Georgia Sprinkle--Funding Visionary
Born to loving parents, George and Margie (Nunn) of West Virginia, Georgia M. Sprinkle was one of four children. She had three brothers, James Oliver, Lou and Wilson. She spent summers in the country with her aunt. As a child she had an extended stay in the hospital after a tonsillectomy and recalled how difficult it was to watch other children playing outside the window.
Georgia’s family was active in the Methodist Church. She had always desired a dramatic conversion like Paul, but in stead her faith development was a gradual longing to give her life to Christ. Georgia was a good student, passing tests in West VA history to become one of the “Knights of the Golden Horseshoe” with the Governor laying a sword on her shoulder. She enjoyed croquet near the apple trees, sleigh riding and chicken gravy. While not a fan of algebra, she thrived as a student, participated on the debate team and went to Youth conferences at Emory, Henry College and Lake Junaluska. Georgia taught the children in Sunday School, while her mother taught adults.
After earning a 2 year certificate from the Concord State Teachers College, taught 3rd grade for $900 a year. After 5 years of teaching. She discerned a call to ministry and took a position as Youth Director at the Bland Street Methodist Church, and then later at First Methodist in Huntington. She directed camps, attended large youth conferences and did special studies at SMU and Emory. She was commissioned as a Diaconal Minister by the Bishop of the Methodist Church in Charleston, and helped craft legislation to recognize those committed to the full time ministry of Christian education.
In her 20’s, much to the pride of her mother, Georgia finished her Bachelors degree from Marshall College. The two of them remained very close. She referred to her mother as “nurturer, teacher, model, encourager and friend,” and cel ebrated the sacred gift of being with her when she died.
Georgia was at the center of the golden age of Christian education. In 1951, Georgia moved to Akron, OH and served on the Conference staff as the Director of Adult Education, one of the first in Methodist Church. She earned a Master’s of Religious Education from Boston University School of Theology, lectured at Oberlin College, wrote articles for Methodist publications. She loved working on the Conference ministry team, especially with Dr. Cox. She thrived in her work of growing healthy churches in kingdom work.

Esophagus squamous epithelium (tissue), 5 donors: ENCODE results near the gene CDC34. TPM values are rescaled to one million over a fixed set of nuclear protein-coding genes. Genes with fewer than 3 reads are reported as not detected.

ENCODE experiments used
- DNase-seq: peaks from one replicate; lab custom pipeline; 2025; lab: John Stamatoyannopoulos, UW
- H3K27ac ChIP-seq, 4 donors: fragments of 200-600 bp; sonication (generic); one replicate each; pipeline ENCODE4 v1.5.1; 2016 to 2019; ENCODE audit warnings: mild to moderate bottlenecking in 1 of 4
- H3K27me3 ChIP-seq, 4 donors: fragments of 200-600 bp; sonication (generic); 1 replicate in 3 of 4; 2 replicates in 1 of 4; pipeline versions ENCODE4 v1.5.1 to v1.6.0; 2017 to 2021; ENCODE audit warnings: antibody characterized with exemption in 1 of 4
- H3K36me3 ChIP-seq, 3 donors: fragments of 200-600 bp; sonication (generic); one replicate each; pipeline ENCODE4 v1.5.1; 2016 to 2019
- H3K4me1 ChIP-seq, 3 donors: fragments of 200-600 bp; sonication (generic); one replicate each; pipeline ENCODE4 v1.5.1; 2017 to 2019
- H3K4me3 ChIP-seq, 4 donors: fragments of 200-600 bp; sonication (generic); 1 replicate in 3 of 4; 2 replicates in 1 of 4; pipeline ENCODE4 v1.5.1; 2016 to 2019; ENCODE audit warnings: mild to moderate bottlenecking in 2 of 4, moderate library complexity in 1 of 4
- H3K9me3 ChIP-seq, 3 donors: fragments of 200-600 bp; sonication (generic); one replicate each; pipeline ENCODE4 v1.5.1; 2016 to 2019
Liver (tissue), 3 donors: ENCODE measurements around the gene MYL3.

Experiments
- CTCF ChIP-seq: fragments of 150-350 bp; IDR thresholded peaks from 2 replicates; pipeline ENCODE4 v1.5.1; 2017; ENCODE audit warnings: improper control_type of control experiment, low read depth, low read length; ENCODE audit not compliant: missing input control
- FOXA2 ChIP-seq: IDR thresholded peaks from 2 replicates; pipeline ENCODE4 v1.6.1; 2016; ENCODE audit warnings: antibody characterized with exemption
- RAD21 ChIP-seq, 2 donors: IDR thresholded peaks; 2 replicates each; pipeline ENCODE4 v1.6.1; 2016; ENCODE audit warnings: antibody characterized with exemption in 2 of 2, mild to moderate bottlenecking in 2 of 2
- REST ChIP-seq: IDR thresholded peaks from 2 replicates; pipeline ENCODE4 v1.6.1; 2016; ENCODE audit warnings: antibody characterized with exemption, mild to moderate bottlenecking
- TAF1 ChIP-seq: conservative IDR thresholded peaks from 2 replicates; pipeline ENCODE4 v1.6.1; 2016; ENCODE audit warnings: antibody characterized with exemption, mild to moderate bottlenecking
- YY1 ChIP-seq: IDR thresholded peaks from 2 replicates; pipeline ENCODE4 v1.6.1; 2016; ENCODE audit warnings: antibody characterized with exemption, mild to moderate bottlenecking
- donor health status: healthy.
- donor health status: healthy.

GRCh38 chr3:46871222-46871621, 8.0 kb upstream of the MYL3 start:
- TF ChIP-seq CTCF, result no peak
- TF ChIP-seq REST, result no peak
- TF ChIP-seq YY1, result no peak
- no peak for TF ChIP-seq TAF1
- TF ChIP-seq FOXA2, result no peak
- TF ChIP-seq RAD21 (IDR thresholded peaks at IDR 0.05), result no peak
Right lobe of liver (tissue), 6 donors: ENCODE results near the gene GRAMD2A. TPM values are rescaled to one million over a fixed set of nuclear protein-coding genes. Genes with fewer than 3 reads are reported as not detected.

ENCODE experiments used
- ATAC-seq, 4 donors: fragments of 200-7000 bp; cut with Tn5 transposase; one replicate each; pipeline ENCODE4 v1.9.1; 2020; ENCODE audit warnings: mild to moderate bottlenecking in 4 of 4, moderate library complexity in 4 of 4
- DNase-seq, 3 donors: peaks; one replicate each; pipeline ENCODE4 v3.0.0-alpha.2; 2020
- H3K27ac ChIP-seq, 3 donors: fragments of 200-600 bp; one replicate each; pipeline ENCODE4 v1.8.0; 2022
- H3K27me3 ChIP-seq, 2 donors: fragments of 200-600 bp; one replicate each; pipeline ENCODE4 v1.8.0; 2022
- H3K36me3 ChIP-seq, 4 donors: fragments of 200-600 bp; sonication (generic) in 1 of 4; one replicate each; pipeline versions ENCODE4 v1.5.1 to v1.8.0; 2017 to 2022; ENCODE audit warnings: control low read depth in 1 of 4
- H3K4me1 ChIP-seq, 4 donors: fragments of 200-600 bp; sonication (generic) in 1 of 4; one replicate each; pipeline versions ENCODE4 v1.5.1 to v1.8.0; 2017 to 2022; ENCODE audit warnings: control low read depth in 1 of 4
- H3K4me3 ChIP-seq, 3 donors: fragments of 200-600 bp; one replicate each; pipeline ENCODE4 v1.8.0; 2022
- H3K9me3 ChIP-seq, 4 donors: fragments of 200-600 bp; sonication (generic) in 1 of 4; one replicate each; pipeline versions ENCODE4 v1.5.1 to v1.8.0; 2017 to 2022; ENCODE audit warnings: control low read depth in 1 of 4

In 1965, Georgia began teaching at Methodist affiliated Mt. Union College in the Education and Psychology Department. She taught both public school teachers and religious educators, developing programs for both school and the church. Georgia continued her own education at the University of Miami. She served as a delegate to the World Methodist Conference in Ireland, and traveled widely to Tahiti, Fiji, American Samoa, New Zealand, Australia and Hawaii. For an entire year she taught at the Union Seminary in the Philippines She earned a final graduate degree as Education Specialist from Kent State University.
While Georgia retired in 1986, a new chapter in her ministry began. She decided to move south to be close to her great nephew, Jim Capelleri and his family. After meeting Helen Wolff at the Wellspring Retreat Center, Georgia accepted her invitation and located herself in Greensboro. At West Market Street UM Church, she was instrumental in leading Stephen Ministry. Georgia continued her adventurous travels to Alaska, Greece, Nova Scotia and South Africa. She served as a volunteer with Greensboro Urban Ministry. In her final years of the active life, she served as a volunteer chaplain at Moses Cone hospital. With great devotion to the church, and an ever deepening spirituality, Georgia’s last decade was spent in contemplative gratitude for her rich life of ministry and adventure.
As a last act of devotion, and a gift for spiritual pilgrims, Georgia Sprinkle left her estate as seed money for a retreat center. Threshold will be a space for developing the spiritual life by reconnecting with the land, silence and contemplation.